Film Log 2010
Yes. I like movies. So do you, presumably. And we like discussing them.
So what did I see this year? Better question -- what DIDN'T I see this year. Indeed, my viewing habits have fallen into disarray. Could you please lend a recovering geek a helping hand? Suggestions are welcome -- all and anything.
The Sacrifice (1986) Per Zach's suggestion, I pushed forward to the end of Tark's illustrious career. He is undoubtedly the king of somber cinema, and the queen of "wow, I can't stop thinking of what I just saw, though it made me nod off in the beginning, and I came this close to fast-forwarding" Yes I did miss some of the early household dialogue, which I don't think was a huge mistake, cause -- BAM -- we're suddenly in the closest thing to purgatory I've felt in cinema. Not in a boredom sense, mind you, but in a complete sense of dread, and eyes-wide-open staring at human fallibility and life's zero sense of certainty about what lies beyond. That was actually affecting. If it was not for the zany mailman and his ingenious suggestion of witch sex, I would've poured some cognac myself (down my throat, I don't need a glass for a bottle, it will do). Speaking for all the guys, were you not really into Tark like never before when that scene arrived? I mean -- they levitated, come on! But, in all seriousness, what followed that was truly tragic, and I had to 360 headspin when I realized it was shot in one take! I'm not sure what exactly was going on in this film, but I think it has something to do with sacrificing material stuff for spirituality, and it might have been playing with Nietzsche's eternal return. One thing is for sure about this guy -- you must watch his films multiple times. I don't know how to rate these at all until I see them again. But chances are they are safely on my big list, and likely getting cozy in the 8's or above.
Stalker (1979) OK, it had to happen. I like Tarkovsky. But he's testing me. He's on probation. In other words, having a sense of the narrative of this film will make it SO MUCH better next time. I think it's really important that we have filmmakers who push us to confront fundamental comforts. Who would have thought that Tark would attempt to repudiate the theme of Shawshank Redemption before the fact? That said, is he toying with the supernatural toward the end, or is he just plunging in the final dagger? I did like that shot, cause I was the weird kid who used to rest his head against the school bus window, and look forward to the bumps in the road. Attractive film, too, but let's not get carried away. The sound design has the winning hand.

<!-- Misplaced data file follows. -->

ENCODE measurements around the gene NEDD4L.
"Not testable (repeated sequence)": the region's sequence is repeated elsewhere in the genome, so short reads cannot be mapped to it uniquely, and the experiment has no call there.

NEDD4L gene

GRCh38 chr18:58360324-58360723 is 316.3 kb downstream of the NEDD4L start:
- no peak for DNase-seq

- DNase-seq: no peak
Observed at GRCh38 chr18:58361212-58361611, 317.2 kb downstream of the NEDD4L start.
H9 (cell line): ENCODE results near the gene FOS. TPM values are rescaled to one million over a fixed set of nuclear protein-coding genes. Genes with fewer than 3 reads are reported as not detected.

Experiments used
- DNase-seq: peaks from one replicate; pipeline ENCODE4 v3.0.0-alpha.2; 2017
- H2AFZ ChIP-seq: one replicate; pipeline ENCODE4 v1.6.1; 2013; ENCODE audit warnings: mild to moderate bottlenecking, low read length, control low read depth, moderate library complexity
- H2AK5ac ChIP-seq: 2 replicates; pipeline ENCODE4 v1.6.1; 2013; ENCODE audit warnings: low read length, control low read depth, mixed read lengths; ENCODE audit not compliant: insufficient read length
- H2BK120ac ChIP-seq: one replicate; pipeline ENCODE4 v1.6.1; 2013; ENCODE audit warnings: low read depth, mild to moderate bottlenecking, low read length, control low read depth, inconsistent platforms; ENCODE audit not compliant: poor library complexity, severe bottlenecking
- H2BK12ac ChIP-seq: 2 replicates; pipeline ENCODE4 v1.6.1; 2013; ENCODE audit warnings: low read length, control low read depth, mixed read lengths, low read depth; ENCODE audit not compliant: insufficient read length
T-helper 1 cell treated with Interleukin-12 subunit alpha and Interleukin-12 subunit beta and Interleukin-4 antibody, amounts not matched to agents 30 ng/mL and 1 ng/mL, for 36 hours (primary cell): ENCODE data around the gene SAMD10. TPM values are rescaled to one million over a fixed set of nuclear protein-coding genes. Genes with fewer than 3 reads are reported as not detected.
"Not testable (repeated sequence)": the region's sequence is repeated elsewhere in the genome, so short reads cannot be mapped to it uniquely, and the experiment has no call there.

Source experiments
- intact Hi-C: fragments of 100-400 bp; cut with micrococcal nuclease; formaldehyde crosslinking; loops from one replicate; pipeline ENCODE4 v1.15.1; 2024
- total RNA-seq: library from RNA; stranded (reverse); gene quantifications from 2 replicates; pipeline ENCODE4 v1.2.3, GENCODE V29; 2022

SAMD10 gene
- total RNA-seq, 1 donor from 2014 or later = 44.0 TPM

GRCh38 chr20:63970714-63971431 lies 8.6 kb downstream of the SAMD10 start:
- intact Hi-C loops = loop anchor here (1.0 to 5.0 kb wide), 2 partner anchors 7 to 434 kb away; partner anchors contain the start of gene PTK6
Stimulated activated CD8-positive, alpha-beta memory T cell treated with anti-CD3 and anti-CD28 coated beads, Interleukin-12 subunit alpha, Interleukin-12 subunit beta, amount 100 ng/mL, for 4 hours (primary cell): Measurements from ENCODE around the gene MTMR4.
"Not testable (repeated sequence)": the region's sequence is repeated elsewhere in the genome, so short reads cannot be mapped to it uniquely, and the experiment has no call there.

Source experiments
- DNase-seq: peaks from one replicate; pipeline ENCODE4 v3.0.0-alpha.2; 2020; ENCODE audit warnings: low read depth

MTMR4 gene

Updated Analysis. So, I could not stop thinking about the movie today. There is just enough ambiguity in the film that you really wonder if anything magical happened. Or was it all in the characters' minds? When you believe something, you come to expect it, and eventually that thing manifests itself. So much of the film was made up of moments like that -- nearly hallucinations. But they were never completely out of the blue. They all seemed to be self-fulfilled beliefs and fantasies. A simple practical explanation for these moments is radiation sickness or the like (meteorite flu?); this definitely lends a nice explanation for the stalker's illness. That is definitely unsettling. But even more disturbing is that notion that men are driven to accomplish things by their minds, and then will find consummation of their endeavor -- not in reality -- but in their minds and their minds only. There very well could have been wish fulfillment but we'll never know, because this film flirts with fundamental epistemology. I can't wait to see this again.
Shadows (1959). Zippy. That's how this movie is. The giddy joy of the cool cats dancing to the jazz. The quick repartee. The sped-up sequences (unintentional probably but it adds to the espirit). This early on, Cassavetes has a great sense of pacing. I love the scene where the jazz singer starts singing, and it's really boring. Then the camera moves across the room, cuts shot by shot, and we see everyone's boredom. Cassavetes has a great sense of humor, of the natural kind, the spontaneous, on-the-spot kind. If this stuff was written, it does not come across as contrived at all. Another thing I like about the movie is the scenery. We get lots of shots of 50's NYC, the streets and diners, it's the closest you can get to time travel. The scene where the 3 guys check out the public art is masterful. Leila Goldoni sure was a pretty one and very good acting. Not a bad start at all to my Cassavetes Retrospective. 7.0
Meet The Feebles (1990) This is truly one of the most disturbing movies ever made. That's not to say it isn't hilarious or even touching. In fact, sometimes it's all of these at once. Peter Jackson had a brilliant insight that the best way to portray the darkest aspects of humanity was through muppets. This is truly /b/ before its time. It is so singularly WTF and can make you feel like the little kid who's seeing something he's not prepared for. I had moments of true nausea and unease watching this. Beyond this distinctive elan the film has, it is incredibly well made. The puppet work is top-notch: they all have personality and express emotion easily. The set design and lighting are nearly psychedelic in their attention to detail. The camerawork is quick and fun. I always loved Jackson's Braindead/Dead Alive, a gem of the splatter gore genre that is both truly funny and truly inventive. Though he is very overrated for Lord of the Rings (well-made films but nothing special ultimately), there is no doubt the guy has an abnormally huge imagination. Crazy. Recommended if you want something really twisted. 8.0